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Feature:
Diverticulitis

Understanding Diverticulosis and Diverticulitis

Many people have small pouches in the lining of the colon (the large intestine) that bulge outward through weak spots. A single pouch is called a diverticulum; multiple ones, diverticula. When you have diverticula, it is called diverticulosis.

When the pouches become inflamed, the condition is called diverticulitis. Ten to 25 percent of people with diverticulosis get diverticulitis. As many as one American in 10 over the age of 40 has diverticulosis; about half of all people over 60.

diagram of pouches that can form on the lining of the colon.
small pouches that can form on the lining of the colon.

Click to enlarge images. The small pouches that can form on the lining of the colon are called diverticula. When they are inflamed, the condition is called diverticulitis. Illustrations: Krames

Symptoms

Diverticulosis: Most people with diverticulosis do not have any discomfort or symptoms. However, some people may experience crampy pain or discomfort in the lower abdomen, bloating, and constipation. Irritable bowel syndrome, stomach ulcers, and other conditions cause similar symptoms, so they do not always mean a person has diverticulosis.

Diverticulitis: Diverticulitis most commonly causes abdominal pain and tenderness on the lower left side of the abdomen. Usually, the pain is sudden and severe, but it can also be mild and worsen over several days. Its intensity can change. A person may experience cramping, nausea, vomiting, fever, chills, or a change in bowel habits. Diverticulitis can lead to bleeding; infections; small tears, called perforations; or blockages in the colon. These complications always require treatment to prevent them from causing serious illness.

Causes

The leading but unproven theory is that a low-fiber diet causes diverticular disease. The disease was first noticed in the United States in the early 1900s, around the time processed foods became part of the American diet, greatly reducing fiber intake.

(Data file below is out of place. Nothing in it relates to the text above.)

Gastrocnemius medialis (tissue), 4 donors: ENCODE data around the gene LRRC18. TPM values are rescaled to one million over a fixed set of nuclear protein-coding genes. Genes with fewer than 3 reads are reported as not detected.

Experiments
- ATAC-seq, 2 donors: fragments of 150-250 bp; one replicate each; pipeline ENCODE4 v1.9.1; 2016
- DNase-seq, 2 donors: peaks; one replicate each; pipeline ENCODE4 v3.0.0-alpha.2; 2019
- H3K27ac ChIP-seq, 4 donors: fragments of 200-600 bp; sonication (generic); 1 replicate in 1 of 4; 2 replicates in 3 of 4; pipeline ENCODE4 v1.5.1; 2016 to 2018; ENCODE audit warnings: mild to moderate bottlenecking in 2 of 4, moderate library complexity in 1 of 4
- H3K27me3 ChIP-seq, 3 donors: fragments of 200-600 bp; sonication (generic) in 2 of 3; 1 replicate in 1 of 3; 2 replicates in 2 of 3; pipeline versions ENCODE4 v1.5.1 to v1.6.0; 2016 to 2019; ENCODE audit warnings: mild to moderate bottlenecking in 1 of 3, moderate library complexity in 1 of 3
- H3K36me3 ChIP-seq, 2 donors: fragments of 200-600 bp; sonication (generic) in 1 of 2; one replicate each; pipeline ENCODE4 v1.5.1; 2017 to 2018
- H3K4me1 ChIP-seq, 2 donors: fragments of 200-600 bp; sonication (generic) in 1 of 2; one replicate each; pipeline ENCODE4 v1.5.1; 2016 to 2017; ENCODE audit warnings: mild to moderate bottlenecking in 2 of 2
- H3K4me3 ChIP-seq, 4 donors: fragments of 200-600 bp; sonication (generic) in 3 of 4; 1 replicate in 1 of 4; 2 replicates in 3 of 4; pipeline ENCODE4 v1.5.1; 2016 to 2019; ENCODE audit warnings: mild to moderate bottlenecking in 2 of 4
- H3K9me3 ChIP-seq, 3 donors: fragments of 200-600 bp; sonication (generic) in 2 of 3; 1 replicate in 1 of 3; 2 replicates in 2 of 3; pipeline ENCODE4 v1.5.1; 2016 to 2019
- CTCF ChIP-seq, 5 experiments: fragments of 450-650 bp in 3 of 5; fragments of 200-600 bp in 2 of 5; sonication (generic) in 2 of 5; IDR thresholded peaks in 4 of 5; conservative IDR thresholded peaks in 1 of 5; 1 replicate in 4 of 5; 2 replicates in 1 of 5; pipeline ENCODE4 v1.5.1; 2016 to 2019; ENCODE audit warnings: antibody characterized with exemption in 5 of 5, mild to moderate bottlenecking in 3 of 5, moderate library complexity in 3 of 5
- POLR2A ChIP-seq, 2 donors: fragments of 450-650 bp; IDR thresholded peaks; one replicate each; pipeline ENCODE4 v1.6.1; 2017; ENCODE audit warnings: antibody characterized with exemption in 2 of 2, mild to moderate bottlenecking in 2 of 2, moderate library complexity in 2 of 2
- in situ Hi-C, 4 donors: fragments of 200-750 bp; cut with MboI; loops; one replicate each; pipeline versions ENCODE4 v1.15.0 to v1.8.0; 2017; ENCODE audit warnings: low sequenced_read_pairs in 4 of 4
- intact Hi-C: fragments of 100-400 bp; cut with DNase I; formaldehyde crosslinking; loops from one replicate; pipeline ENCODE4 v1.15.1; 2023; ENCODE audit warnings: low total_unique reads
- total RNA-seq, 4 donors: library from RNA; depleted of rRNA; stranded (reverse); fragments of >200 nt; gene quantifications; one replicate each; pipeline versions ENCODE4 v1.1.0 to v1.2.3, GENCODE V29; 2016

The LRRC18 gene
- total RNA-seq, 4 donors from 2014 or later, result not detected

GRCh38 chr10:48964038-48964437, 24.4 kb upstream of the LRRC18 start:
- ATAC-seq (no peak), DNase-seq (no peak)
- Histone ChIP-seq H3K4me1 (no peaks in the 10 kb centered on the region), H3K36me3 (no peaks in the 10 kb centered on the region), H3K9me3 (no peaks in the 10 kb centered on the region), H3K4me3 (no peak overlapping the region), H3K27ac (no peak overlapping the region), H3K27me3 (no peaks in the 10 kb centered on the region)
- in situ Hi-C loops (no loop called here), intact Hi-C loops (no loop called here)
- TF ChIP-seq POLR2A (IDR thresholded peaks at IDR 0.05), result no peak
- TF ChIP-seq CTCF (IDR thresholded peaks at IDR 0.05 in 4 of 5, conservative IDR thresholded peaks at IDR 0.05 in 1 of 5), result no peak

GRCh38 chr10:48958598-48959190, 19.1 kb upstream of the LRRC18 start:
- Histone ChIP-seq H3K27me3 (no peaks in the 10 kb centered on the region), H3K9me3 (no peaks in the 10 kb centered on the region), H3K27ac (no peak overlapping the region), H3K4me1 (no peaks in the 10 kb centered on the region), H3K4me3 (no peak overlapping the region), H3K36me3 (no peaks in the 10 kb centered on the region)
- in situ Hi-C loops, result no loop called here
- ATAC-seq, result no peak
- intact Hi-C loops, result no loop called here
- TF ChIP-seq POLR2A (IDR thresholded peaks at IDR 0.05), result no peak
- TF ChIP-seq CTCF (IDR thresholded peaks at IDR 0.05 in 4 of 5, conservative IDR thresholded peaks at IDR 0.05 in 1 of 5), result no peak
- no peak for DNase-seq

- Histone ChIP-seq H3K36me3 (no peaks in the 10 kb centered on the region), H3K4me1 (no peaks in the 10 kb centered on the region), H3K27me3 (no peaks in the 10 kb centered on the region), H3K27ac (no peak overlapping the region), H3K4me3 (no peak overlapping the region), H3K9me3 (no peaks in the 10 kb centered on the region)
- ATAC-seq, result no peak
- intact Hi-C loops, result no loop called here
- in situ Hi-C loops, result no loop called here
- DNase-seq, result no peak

Fiber is the part of fruits, vegetables, and grains that the body cannot digest. Some fiber, called soluble fiber, dissolves easily in water. It takes on a soft, jelly-like texture in the intestines. You get soluble fiber from oats, barley, and fruits such as oranges and apples. Insoluble fiber passes almost unchanged through the intestines. Sources of insoluble fiber include whole wheat flour, nuts, beans, and vegetables such as carrots. Both kinds of fiber help prevent constipation by making stools soft and easy to pass.

Constipation—or hard stool—may cause people to strain during bowel movements. This may increase pressure in the colon, causing the colon lining to bulge out through weak spots in the colon wall. These bulges are diverticula.

Diagnosis

Your healthcare provider can test for diverticular disease many ways. Because most people do not have symptoms, diverticulosis is often found through tests ordered for another problem. For example, diverticulosis is often found during a colonoscopy to screen for cancer, or polyps, or to evaluate complaints of pain or rectal bleeding.

  • Medical history. Your health professional will ask about your health and symptoms. You will be asked about your bowel habits, diet, and medications you take.
  • Blood test. This test can help detect infections.
  • Stool sample. This test may show bleeding in the digestive tract.
  • Digital rectal exam. Your healthcare provider will insert a gloved finger into your rectum to check for pain, bleeding, or a blockage.
  • Imaging tests, including CT scan, X-ray, abdominal ultrasound, or barium enema. These tests use a variety of machines and techniques to create pictures of the structures and activities inside your body.
  • Colonoscopy. Your healthcare provider will insert a small tube through your anus. A tiny video camera is in the tube and will show if there are any pouches.

Treatment

Diverticulitis care focuses on clearing up the inflammation and infection, resting the colon, and preventing or minimizing complications.

Depending on the severity of symptoms, your health professional may recommend bed rest, oral antibiotics, a pain reliever, and a liquid diet. If symptoms ease after a few days, your healthcare provider will recommend gradually increasing the amount of high-fiber foods in the diet.

Severe cases of diverticulitis, with acute pain and complications, will likely require a hospital stay. Most cases of severe diverticulitis are treated with intravenous antibiotics and a few days without food or drink to help the colon rest. In some cases, surgery may be necessary.

Read More "Diverticulitis" Articles

Dealing with Diverticulitis / Understanding Diverticulosis and Diverticulitis / "Eat fresh vegetables, fruit, and whole grain products."

Winter 2010 Issue: Volume 5 Number 1 Pages 20 - 21